Naturally, the specific needs of a commercial office space are much different than those in the education market, but overall, enhancing collaboration and mobility are still key. “Even with the trend of shrinking offices, commercial tenants are still looking to increase their collaborative workspaces,” Singhaus says. “They require even more flexibility now because of the pandemic.” This often means using mobile whiteboards not only to write on, but also to physically divide open office formats.
Explore All Use Cases
Today, schools typically employ a combination of markerboards, projection boards, and tack boards. “Each of these solutions offers its own distinctive benefits,” Singhaus says. “For the architect or interior designer, the goal is to understand how each is best utilized and incorporate the ideal combination of solutions into the project.”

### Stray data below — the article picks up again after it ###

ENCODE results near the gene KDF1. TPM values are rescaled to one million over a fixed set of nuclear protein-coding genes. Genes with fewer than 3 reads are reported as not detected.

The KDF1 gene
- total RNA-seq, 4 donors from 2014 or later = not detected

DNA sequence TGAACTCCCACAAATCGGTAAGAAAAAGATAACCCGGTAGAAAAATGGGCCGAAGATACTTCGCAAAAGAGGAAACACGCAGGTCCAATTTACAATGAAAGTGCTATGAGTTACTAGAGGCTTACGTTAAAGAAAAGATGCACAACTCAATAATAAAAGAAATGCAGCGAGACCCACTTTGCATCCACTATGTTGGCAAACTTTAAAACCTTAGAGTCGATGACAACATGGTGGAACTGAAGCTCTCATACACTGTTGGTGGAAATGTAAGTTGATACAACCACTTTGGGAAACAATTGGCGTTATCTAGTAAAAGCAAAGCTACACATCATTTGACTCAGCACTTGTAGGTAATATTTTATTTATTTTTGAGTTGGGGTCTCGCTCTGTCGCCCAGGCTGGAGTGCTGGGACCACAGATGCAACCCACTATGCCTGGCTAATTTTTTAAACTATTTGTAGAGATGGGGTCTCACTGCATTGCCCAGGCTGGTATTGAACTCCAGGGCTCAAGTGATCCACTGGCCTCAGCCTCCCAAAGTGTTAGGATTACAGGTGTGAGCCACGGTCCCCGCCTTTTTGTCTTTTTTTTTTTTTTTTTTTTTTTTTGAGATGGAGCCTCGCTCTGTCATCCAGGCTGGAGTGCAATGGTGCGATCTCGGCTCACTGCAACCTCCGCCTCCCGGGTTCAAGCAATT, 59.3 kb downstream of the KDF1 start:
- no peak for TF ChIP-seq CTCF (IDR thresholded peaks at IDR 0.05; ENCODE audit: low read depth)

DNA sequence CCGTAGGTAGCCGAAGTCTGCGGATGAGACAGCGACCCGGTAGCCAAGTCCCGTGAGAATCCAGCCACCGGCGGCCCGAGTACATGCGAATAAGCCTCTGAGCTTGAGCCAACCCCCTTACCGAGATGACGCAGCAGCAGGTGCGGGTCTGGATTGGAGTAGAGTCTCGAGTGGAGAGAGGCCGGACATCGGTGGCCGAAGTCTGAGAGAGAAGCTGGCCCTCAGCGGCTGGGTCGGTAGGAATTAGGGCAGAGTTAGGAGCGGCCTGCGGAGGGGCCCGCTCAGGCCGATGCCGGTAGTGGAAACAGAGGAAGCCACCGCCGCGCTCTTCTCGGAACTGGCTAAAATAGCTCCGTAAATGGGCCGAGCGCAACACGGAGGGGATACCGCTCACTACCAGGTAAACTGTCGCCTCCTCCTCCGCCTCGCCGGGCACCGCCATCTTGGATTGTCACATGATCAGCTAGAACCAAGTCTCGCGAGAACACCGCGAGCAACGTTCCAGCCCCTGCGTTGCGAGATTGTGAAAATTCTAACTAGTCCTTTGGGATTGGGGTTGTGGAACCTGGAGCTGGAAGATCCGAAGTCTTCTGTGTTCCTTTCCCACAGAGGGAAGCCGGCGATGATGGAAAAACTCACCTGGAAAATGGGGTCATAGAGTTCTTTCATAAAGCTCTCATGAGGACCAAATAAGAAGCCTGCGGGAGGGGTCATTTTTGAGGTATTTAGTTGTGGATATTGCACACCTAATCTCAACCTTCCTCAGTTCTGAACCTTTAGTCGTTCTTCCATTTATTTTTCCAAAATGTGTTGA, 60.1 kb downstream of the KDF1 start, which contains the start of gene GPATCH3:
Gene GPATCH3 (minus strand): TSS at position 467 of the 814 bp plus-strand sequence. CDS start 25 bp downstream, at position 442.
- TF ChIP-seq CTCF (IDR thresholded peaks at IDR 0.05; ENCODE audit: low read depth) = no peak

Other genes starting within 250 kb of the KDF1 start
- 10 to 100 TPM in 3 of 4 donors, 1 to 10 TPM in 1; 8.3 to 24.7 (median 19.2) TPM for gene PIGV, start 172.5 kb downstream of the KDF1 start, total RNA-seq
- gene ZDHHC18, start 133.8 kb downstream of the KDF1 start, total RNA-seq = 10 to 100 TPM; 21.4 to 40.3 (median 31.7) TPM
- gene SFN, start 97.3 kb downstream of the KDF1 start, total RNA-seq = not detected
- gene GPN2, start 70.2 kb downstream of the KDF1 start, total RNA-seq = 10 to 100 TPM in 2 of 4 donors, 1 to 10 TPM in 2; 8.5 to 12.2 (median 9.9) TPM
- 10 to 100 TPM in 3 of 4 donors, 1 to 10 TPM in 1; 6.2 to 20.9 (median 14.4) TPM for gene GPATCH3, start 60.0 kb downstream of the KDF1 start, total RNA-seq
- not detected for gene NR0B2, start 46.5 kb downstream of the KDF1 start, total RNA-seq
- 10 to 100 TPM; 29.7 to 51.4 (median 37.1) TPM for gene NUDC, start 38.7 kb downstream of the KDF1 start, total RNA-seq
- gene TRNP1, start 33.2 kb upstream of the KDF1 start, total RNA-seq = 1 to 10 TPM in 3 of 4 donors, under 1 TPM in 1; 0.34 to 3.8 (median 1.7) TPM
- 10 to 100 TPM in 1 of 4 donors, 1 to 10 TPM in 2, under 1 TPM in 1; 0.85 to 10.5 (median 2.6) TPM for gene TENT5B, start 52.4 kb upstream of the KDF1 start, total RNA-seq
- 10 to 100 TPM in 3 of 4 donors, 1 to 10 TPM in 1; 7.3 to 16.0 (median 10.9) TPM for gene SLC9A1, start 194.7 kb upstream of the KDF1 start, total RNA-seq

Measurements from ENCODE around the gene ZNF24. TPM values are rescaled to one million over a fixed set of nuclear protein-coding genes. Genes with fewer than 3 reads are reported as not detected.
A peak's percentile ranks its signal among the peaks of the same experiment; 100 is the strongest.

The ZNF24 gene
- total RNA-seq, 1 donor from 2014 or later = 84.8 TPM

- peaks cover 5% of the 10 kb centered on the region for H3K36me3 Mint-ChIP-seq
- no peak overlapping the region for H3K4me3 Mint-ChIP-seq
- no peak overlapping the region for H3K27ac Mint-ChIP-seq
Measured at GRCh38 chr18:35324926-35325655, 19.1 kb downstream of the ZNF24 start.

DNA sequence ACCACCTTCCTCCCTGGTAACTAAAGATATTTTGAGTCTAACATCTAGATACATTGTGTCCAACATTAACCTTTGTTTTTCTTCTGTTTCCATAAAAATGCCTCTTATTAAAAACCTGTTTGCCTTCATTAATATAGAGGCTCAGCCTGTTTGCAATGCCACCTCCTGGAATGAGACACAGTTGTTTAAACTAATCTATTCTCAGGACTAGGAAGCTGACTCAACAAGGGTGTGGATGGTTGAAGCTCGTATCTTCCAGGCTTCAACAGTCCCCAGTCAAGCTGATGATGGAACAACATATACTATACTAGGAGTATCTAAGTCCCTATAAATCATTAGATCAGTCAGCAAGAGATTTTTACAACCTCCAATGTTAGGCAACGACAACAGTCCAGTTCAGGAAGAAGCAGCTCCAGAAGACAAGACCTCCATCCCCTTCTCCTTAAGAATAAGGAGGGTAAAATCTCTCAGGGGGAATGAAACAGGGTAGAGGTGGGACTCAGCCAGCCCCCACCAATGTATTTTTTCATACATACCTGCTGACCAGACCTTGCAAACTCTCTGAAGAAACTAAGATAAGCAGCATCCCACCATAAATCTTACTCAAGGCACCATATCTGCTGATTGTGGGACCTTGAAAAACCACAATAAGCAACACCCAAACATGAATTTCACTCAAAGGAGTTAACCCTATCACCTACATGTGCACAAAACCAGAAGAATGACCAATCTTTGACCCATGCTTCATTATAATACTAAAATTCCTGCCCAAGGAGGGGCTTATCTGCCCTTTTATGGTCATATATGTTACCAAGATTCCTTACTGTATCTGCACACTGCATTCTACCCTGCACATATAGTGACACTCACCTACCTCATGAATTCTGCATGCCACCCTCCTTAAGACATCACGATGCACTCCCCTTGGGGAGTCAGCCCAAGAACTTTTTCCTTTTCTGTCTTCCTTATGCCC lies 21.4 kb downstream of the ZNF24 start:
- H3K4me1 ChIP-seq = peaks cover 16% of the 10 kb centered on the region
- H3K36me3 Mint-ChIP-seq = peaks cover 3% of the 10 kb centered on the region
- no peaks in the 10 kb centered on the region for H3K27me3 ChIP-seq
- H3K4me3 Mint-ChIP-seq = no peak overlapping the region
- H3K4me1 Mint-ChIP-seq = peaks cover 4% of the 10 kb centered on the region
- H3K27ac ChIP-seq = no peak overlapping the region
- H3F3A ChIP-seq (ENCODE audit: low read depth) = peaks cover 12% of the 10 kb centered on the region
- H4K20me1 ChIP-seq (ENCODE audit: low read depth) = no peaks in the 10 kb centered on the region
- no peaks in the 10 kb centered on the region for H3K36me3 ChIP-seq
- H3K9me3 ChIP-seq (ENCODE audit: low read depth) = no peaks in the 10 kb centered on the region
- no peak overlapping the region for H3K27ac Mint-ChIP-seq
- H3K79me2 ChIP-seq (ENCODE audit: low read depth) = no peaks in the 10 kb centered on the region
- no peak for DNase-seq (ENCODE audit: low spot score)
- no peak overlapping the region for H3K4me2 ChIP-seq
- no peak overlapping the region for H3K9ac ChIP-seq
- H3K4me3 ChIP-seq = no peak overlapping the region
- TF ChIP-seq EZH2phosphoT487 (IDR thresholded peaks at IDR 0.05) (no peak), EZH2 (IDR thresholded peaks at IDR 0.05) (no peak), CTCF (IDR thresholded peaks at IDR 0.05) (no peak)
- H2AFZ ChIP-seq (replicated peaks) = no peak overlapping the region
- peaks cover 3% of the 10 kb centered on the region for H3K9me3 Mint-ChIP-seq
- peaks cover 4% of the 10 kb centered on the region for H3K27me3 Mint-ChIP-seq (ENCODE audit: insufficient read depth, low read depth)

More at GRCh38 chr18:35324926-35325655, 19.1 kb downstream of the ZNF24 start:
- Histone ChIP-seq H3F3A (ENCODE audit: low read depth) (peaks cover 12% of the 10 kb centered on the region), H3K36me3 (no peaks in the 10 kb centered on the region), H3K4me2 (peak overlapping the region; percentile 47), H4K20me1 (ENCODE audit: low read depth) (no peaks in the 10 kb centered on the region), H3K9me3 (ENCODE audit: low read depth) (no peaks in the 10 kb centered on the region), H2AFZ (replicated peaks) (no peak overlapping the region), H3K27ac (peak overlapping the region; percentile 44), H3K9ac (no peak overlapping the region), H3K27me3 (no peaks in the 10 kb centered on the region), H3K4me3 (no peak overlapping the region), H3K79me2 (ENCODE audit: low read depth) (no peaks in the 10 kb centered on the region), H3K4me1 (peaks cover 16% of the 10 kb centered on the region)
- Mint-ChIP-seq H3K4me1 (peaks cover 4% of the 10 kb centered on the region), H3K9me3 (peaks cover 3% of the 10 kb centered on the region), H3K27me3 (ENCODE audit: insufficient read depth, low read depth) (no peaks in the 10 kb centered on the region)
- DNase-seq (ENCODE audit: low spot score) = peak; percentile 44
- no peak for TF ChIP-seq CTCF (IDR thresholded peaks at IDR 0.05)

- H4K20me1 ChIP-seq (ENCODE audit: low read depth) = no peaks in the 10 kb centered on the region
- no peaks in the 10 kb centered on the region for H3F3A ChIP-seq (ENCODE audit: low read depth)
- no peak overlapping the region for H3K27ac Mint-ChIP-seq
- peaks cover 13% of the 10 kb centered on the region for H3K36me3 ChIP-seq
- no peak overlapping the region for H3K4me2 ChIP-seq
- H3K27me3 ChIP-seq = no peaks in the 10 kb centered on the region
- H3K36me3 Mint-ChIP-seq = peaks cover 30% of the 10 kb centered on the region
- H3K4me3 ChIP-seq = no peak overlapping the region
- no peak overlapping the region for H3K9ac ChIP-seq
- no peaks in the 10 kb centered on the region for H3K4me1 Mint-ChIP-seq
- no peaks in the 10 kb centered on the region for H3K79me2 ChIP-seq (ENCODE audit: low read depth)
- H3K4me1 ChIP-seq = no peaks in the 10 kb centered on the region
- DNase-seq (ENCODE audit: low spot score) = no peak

Traditional whiteboards, such as Marsh’s Pro-Rite Markerboards, are by far the most popular and flexible solution in the market. Made from CeramicSteel, “the marker boards are the workhorses of the visual display market,” Singhaus says. They’re incredibly durable and utilitarian, yet visually appealing.
Schools, daycares, and universities also continue to employ tack boards as a critical learning tool. Tack boards can be made from cork, burlap, or vinyl and are often paired with marker boards for their complementary functionalities—especially in the classroom setting.